|Our tents drying out|
Most people ask about your last holiday when you get home. I find more experienced travellers ask the most questions. Those who haven’t travelled much don’t really care much to hear about another destination. I am surprised at how many people have followed my Africa trip on this blog.
Back to travelling. We had a not too early start as we set off to Kwando campsite. There was the usual frenzied rush to get breakfasted and showered before we got moving. The journey to Kwando was short and we managed to erect our tents nice and early and have a relaxing afternoon.
|What to do with a free afternoon|
At Kwando camp, we were each presented with an indemnity form from the owners waiving the site of any liability if we were attacked by “wind and dangerous animals”. OK!
|Sunset on the Kwando River|
And there really were wild animals about. By now, the unmistakable sound of hippo grunting was ever present. Fortunately during the day they stayed in the rivers so as not to get sunburned. I wasn’t about to have a swim anyway.
There was a village tour on offer which most of the Germans took. I believe it was fun. The locals dressed up in traditional gear. They sang and danced and showed where they live. That sort of thing. Since I am South African and been on farms before, I have seen rural life.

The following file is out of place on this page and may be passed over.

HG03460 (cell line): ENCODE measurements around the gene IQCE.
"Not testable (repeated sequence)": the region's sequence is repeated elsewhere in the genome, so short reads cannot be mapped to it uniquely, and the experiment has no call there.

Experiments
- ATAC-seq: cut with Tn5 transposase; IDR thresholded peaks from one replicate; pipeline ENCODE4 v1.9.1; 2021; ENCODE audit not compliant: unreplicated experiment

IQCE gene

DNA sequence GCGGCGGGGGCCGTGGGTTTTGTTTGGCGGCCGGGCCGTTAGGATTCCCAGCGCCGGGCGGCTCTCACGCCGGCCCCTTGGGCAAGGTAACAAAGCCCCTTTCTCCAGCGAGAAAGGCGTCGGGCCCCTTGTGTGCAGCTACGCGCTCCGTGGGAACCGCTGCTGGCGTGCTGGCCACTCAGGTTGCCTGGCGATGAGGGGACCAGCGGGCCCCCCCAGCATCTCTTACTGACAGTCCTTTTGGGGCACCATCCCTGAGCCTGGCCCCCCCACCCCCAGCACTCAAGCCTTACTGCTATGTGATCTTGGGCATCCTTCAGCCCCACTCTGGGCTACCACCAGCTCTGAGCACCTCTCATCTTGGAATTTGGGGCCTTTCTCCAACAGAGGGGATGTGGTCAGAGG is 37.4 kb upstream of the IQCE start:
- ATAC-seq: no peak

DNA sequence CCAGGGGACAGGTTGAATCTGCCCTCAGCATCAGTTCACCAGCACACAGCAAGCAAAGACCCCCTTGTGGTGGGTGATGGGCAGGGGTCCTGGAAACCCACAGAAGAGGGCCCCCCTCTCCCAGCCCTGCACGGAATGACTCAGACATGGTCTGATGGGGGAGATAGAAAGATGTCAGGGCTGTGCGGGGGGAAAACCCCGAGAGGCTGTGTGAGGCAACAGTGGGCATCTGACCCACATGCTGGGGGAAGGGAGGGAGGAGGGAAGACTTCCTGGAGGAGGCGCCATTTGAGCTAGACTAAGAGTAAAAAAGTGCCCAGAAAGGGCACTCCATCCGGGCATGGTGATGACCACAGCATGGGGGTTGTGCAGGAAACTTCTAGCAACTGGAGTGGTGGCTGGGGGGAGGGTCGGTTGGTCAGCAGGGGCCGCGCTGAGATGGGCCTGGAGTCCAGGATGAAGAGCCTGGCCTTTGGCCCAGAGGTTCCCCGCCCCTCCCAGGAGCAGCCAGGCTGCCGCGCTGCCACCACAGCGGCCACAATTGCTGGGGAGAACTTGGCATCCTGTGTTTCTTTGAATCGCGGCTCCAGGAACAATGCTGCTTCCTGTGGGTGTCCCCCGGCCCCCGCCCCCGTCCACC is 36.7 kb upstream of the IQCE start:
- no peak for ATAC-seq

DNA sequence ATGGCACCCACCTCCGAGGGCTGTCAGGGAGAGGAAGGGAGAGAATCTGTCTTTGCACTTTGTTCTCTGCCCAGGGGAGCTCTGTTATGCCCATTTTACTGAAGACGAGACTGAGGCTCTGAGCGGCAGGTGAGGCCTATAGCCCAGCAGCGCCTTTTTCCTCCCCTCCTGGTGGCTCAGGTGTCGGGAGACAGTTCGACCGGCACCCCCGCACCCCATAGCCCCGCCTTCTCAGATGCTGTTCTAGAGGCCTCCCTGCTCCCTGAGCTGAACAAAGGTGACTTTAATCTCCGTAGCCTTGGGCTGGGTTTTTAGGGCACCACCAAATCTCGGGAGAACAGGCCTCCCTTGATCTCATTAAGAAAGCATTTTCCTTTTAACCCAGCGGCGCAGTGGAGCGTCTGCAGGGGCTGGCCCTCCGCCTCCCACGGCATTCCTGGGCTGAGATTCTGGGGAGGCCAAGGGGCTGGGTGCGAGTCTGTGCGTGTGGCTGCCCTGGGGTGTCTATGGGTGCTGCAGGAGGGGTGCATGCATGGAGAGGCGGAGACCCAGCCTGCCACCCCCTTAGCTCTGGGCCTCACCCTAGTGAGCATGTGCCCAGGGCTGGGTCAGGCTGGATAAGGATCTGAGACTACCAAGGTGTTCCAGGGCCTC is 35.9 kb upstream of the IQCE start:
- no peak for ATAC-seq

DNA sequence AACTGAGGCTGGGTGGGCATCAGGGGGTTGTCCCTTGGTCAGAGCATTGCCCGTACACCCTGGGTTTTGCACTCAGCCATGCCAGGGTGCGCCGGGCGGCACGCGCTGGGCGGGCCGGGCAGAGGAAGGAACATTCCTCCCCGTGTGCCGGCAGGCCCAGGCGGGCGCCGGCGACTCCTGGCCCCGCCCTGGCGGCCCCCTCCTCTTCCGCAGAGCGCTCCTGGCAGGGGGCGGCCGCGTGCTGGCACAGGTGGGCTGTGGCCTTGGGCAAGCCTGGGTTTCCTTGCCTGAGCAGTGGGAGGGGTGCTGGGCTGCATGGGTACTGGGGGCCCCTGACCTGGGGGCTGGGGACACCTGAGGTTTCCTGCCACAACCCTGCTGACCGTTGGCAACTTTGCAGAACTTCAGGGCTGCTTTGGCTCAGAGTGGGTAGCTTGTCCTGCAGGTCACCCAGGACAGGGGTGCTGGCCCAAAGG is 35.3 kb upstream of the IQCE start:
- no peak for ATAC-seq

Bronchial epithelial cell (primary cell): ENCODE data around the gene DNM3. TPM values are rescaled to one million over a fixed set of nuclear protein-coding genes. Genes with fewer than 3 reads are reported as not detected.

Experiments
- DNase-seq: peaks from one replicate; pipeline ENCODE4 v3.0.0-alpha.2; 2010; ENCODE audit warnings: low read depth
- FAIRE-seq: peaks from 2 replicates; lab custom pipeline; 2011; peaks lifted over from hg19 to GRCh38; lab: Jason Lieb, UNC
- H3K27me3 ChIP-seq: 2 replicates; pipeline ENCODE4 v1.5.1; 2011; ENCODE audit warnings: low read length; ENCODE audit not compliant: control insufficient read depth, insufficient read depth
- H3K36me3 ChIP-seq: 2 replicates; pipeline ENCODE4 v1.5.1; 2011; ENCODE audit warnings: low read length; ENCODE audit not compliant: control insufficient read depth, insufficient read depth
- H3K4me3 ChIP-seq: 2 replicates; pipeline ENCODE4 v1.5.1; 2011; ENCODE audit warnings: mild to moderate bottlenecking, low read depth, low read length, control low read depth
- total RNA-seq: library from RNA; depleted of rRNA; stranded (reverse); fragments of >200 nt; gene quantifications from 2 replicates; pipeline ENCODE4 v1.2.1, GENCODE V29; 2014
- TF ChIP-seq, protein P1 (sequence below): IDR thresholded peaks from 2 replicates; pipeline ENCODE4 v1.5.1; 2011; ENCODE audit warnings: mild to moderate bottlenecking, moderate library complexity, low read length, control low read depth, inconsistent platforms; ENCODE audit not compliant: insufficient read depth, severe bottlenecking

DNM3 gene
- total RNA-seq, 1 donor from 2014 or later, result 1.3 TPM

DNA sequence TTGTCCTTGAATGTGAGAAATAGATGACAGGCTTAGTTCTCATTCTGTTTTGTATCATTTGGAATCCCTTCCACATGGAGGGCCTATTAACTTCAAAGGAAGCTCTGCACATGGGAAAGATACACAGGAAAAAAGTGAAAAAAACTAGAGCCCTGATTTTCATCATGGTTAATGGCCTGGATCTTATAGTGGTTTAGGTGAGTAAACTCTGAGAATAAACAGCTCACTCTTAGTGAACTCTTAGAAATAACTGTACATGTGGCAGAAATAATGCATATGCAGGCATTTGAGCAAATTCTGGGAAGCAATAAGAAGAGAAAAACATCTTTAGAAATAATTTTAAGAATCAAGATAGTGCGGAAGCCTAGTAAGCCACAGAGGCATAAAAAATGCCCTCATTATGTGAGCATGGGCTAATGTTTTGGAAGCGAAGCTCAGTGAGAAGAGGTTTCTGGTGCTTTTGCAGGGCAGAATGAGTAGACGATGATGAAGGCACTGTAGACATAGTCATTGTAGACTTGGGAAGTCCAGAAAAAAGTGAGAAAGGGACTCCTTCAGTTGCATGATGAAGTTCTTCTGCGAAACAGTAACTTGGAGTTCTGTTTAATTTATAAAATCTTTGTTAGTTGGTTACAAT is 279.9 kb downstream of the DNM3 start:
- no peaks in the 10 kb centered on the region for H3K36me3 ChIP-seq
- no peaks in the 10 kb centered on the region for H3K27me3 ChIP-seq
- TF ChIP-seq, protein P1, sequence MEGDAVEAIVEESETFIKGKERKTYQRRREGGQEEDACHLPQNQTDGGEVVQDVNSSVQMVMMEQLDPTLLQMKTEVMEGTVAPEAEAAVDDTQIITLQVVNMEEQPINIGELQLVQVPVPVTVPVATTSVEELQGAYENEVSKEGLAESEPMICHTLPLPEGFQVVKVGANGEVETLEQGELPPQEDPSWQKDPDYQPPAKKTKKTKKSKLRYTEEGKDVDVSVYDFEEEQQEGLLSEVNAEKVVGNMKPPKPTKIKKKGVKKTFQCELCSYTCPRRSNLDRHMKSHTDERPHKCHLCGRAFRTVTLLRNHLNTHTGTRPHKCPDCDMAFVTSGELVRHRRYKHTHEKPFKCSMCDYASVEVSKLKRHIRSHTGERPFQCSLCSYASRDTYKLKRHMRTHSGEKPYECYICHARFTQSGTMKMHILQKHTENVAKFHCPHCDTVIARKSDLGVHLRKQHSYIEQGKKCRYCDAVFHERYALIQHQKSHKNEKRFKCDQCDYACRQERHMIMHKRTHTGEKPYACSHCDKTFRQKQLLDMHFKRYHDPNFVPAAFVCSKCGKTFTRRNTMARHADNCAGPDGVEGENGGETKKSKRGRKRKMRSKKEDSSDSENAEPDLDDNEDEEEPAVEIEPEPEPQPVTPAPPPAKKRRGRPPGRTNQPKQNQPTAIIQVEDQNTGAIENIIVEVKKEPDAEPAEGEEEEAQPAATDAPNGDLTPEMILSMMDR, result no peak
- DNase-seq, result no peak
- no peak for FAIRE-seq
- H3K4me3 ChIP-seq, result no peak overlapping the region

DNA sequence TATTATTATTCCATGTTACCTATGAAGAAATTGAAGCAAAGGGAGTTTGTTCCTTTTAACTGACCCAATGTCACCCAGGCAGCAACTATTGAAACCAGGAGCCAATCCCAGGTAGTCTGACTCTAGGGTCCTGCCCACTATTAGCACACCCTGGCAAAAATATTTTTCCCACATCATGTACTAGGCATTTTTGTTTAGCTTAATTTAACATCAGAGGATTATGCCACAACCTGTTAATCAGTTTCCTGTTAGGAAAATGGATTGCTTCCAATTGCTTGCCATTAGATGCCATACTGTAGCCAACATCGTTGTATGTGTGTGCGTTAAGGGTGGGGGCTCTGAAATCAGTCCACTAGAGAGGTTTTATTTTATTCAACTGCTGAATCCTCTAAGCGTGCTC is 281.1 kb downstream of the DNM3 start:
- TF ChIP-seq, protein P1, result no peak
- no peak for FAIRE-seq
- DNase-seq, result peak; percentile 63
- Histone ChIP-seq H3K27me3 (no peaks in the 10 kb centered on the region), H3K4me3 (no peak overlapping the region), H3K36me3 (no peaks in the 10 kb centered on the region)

I chose to relax and get some washing done. We had a great evening relaxing around the fire. The food was consistently good. We got the lotto with our guide when it came to food. We also had to use up as much food as we could as it is forbidden to take certain foods into Botswana.
Our next destination was Chobe. En route we encountered the usual friendly police road blocks to check passports, driver’s licence, permits, that sort of thing. On the Namibian side, they were very easy going. However, in Botswana, it got a whole lot trickier. Unbeknown to us tomatoes and cucumbers were on the “not allowed” list. Some heavy negotiating took place.
|Eco bathroom at Chobe campsite|
Chobe campsite was an absolutely amazing place. It was a mix of luxurious cabins and camping. That said, it was marred by a mix up with regard to our camping spot. I still don’t know what happened. We thought we booked a particular spot and a party of South Africans seemed to think they had booked there. A huge argument ensued and I am not proud to say I had a fair part in it. These Saffas would not leave the site despite it being patently obvious we were desperate to get set up so we could do a river cruise.
All I can say is that I was so ashamed to be South African in front of the Germans. But the Germans also had a turn to hang their heads when we were at Victoria Falls airport. Some Germans casually shoved in front of us with no shame at all. Hey, you get them.